ECG Interpretation:

Raw findings:
 - Sinus tachcyardia
 - QRS is narrow with RAD and very poor R wave progression
 - Very slight STE in V2, V3 with convex morphology
 - Terminal T wave inversion in V2 and V3
 - Inferior T wave inversion (III and aVF)
 - S1Q3T3

Subjective Interpretation (Meyers):
 - Pathognomonic for acute severe R heart strain (the most common etiology by far being acute PE)
 - V2-V3 have the most important pathognomonic morphology here, with the small R wave followed by large S wave, then slightly convex ST segment followed by terminal-to-whole T wave inversion
 - paired with the classic simultaneous "inferior and anterior" T wave inversion
 - by the way, sure, there is S1Q3T3, which is by far the least important supportive finding of all the above, because it is the least specific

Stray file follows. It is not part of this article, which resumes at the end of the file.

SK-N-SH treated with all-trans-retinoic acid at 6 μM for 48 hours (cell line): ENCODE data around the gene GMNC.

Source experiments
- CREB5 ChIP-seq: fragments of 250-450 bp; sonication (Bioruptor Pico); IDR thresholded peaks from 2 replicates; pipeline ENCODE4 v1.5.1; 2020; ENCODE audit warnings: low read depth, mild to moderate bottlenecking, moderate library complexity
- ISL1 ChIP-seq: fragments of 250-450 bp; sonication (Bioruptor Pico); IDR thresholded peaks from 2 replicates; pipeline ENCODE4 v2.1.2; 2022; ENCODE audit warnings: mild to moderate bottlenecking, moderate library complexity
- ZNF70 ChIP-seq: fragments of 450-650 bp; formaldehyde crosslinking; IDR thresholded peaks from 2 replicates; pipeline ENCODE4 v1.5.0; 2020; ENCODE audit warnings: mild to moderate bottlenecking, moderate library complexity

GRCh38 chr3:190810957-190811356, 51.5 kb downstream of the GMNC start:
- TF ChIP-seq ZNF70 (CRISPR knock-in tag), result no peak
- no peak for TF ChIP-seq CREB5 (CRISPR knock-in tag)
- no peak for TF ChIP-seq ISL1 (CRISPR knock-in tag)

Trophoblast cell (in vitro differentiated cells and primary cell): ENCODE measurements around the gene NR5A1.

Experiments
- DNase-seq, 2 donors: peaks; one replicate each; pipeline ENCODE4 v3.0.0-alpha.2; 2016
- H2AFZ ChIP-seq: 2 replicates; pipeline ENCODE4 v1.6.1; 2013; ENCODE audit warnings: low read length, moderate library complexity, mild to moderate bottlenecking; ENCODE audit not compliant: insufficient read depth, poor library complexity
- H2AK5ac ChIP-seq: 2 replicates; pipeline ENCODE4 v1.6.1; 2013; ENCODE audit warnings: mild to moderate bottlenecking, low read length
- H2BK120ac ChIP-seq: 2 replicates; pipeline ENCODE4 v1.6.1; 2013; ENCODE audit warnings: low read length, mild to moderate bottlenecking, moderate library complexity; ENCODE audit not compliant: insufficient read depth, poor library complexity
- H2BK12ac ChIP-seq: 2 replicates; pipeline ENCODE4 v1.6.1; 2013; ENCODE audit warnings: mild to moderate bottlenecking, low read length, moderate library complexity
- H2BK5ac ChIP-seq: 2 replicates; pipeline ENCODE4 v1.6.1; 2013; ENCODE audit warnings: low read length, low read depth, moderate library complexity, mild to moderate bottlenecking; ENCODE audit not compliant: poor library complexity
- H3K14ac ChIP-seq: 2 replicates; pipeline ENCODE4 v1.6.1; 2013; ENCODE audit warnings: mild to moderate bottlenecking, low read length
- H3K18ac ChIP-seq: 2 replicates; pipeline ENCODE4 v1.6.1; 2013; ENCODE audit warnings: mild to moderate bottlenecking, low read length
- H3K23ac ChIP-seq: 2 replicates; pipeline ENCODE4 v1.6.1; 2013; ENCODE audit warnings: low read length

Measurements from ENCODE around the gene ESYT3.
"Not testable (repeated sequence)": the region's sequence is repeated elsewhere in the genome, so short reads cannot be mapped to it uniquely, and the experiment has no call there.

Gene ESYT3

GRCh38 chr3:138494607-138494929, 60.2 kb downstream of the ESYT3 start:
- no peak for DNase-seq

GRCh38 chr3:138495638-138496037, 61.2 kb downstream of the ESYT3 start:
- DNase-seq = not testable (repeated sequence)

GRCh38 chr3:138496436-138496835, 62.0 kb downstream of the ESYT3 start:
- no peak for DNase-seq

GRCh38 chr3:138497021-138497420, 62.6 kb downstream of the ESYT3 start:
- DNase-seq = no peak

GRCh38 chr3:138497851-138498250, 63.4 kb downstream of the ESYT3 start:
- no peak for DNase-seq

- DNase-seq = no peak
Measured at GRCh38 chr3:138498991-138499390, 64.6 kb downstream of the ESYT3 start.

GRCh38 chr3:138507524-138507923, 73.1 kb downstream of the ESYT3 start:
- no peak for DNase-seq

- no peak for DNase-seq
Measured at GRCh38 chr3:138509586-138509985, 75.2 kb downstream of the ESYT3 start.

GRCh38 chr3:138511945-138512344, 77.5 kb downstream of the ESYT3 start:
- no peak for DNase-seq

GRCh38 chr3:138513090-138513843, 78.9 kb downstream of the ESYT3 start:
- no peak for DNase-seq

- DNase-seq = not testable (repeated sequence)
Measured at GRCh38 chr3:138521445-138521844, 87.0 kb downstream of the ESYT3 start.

- Not consistent with anterior reperfusion (Wellens' morphology), it does not have the right morphology of either the QRS complex or the STT waves. This is hard to describe and can really only be learned by comparison: 

Examples of acute right heart strain from PEs vs. Anterior MI (with reperfusion pattern):

Note that, as Kosuge's study found, ALL cases of PE with precordial T-wave inversion have an inverted T wave in lead III and ALL cases of MI have an upright T wave in lead III:

Examples of anterior reperfusion (Wellens):